Christie's asked for the PAS reference number but we declined to record it until we were satisfied that we had a precise findspot. We stressed to Christie's that no museum could consider buying it without that information and without assurance that the object was being sold with the agreement of the landowner.
What is not clear to me is how a firm connection can be made between a hole in the ground in Cumbria and the alleged findspot of the helmet. Is there any independent evidence that the soil traces on the helmet came from this site? Were any other bronze fragments found in the field?

What if the helmet came from an unrecorded site that the searchers wish to keep secret?

Between early June and August the helmet was restored (not conserved) for Christie's (apparently against a request from PAS and the British Museum). By early September it was ready to be photographed and placed in the catalogue for the October auction.

As a Dan from PAS, writing on behalf of Roger Bland, stated: "we regret that the finder and landowner were not willing to offer this find directly to Tullie House museum and that Christie’s have restored it before it could be scientifically examined."

What if the parade helmet was not found at Crosby Garrett? What are the intellectual consequences as the helmet is added to the narrative of the Roman occupation of northern England?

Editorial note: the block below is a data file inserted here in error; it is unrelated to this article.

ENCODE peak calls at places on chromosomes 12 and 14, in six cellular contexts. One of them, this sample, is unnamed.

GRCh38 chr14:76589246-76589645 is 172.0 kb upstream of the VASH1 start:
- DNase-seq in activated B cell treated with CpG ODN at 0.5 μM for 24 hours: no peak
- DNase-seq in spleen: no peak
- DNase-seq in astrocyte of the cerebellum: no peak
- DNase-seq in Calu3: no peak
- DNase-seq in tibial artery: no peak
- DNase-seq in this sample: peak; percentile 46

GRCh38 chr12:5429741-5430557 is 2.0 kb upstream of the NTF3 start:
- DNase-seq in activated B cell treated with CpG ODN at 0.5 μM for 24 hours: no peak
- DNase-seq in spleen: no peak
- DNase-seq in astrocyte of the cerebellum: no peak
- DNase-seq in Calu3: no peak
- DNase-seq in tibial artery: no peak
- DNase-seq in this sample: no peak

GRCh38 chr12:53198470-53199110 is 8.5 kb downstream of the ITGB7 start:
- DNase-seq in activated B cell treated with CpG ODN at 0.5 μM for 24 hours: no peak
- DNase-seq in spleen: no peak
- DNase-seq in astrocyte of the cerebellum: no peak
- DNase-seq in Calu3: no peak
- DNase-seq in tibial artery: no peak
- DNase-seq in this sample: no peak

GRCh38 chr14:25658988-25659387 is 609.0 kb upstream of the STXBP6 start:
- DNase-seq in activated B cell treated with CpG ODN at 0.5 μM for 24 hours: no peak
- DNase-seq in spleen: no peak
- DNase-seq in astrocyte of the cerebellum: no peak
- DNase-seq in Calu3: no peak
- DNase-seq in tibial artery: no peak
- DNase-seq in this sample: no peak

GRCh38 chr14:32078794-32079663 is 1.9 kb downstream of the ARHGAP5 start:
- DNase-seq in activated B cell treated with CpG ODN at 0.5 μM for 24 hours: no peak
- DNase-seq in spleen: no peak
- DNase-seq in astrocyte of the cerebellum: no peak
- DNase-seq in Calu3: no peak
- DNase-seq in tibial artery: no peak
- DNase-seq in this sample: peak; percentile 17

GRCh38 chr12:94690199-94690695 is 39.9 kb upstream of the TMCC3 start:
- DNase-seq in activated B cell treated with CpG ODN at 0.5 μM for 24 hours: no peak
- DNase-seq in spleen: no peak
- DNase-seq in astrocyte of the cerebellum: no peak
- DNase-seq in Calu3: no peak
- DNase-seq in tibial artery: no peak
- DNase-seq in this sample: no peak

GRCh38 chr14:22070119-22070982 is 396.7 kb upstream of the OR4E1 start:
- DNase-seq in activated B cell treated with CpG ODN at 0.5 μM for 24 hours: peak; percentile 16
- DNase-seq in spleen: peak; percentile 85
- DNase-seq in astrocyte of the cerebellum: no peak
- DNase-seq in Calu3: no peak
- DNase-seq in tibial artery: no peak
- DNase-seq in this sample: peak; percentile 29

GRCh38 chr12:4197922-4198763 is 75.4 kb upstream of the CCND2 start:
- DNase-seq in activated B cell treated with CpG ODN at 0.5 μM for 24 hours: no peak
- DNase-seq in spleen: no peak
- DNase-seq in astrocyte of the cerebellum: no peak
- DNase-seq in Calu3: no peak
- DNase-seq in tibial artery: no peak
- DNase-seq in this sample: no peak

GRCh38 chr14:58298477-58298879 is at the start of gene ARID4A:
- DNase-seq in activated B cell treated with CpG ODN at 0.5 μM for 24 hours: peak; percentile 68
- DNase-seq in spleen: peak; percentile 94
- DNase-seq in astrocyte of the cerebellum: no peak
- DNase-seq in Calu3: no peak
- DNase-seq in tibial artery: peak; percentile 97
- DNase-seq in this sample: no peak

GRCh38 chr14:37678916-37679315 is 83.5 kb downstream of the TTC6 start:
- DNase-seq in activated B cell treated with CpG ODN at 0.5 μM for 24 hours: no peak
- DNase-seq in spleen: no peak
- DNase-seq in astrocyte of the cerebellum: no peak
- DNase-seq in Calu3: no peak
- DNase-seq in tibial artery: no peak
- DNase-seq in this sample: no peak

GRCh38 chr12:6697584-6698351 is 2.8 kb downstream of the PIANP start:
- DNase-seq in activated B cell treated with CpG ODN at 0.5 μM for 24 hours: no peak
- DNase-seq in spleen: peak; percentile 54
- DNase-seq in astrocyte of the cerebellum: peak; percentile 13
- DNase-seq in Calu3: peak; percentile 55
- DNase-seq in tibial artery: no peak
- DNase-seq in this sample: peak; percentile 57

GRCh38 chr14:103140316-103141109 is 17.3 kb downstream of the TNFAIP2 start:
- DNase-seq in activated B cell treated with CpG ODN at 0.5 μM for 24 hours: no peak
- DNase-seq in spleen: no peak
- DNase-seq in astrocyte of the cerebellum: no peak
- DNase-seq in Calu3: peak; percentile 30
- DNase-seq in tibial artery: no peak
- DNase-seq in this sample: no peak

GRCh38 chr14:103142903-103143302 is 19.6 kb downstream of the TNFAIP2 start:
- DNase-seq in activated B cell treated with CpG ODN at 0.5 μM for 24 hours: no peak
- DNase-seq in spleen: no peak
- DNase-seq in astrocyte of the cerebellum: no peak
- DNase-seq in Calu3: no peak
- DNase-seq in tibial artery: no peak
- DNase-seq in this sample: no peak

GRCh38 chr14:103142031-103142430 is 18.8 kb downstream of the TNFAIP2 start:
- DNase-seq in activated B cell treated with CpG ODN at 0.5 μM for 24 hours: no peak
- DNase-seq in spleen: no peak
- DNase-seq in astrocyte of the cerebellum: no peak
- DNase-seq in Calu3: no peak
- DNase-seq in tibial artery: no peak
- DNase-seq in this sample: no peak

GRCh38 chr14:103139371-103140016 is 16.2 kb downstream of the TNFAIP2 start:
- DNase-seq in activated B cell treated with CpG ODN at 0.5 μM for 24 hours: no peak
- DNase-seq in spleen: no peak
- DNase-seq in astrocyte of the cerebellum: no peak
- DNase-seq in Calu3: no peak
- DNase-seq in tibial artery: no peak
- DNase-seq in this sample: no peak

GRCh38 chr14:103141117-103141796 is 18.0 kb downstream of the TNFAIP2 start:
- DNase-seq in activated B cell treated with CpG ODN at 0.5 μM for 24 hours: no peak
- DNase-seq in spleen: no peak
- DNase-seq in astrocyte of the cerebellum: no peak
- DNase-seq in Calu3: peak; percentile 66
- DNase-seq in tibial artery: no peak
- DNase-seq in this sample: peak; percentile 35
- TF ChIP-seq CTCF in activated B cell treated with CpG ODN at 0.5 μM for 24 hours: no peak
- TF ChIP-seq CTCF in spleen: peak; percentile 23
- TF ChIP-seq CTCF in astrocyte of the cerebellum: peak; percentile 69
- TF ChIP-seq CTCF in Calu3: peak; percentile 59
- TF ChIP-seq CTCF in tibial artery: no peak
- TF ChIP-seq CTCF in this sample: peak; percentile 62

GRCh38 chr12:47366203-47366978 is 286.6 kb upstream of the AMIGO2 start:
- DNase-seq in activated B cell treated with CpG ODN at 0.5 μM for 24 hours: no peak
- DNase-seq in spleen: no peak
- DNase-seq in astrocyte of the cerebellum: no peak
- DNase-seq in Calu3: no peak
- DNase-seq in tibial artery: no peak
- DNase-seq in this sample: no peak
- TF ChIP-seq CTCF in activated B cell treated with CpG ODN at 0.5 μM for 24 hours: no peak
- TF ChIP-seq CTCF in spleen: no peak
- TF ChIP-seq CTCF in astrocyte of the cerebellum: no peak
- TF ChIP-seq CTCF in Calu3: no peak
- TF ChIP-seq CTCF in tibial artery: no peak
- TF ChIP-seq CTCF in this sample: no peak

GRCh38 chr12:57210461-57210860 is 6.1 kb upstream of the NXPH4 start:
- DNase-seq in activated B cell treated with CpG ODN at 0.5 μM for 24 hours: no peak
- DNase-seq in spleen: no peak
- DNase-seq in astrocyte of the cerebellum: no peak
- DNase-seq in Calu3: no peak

And does this case suggest that there is a need to amend The Treasure Act to strengthen the protection of the archaeological heritage of England and Wales?


Worrell, S (2010) LANCUM-E48D73 A ROMAN HELMET Webpage available at: [Accessed: Oct 8, 2010 2:19:43 PM]

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Cultural Property Observer said...

Do you also join Mr. Barford in suggesting that the find spot of the helmet is actually outside the UK?

Shouldn't we be glad that despite the delays, the helmet was ultimately reported?

What are the odds the helmet would have been reported at all in places like Greece? Slim to none I suspect.


Peter Tompa

David Gill said...

Dear Peter
First, it is very good that this significant piece has been recorded.
Second, I note the concerns raised by staff of the Portable Antiquities Scheme. This important piece should have been conserved - not just restored in preparation for auction.
Third, can we be certain that the helmet was found at Crosby Garrett?
You also ask if I think that the helmet was found outside the UK. I do not know and do not have a strong opinion. I would find it easy to believe that the helmet was found in Scotland (i.e. outside England and Wales).
I cannot help thinking that important information about this helmet has been lost - and that is a tragedy.
I hope this helps.

John Muccigrosso said...


It seems likely to me that if such a thing were found in another country, it would nevertheless appear on the market at a place like Christie's, with a false ownership history and a "thought to be from" origin, if anything at all.

Isn't that the lesson of the Medici polaroids?

And is that better than a false PAS record?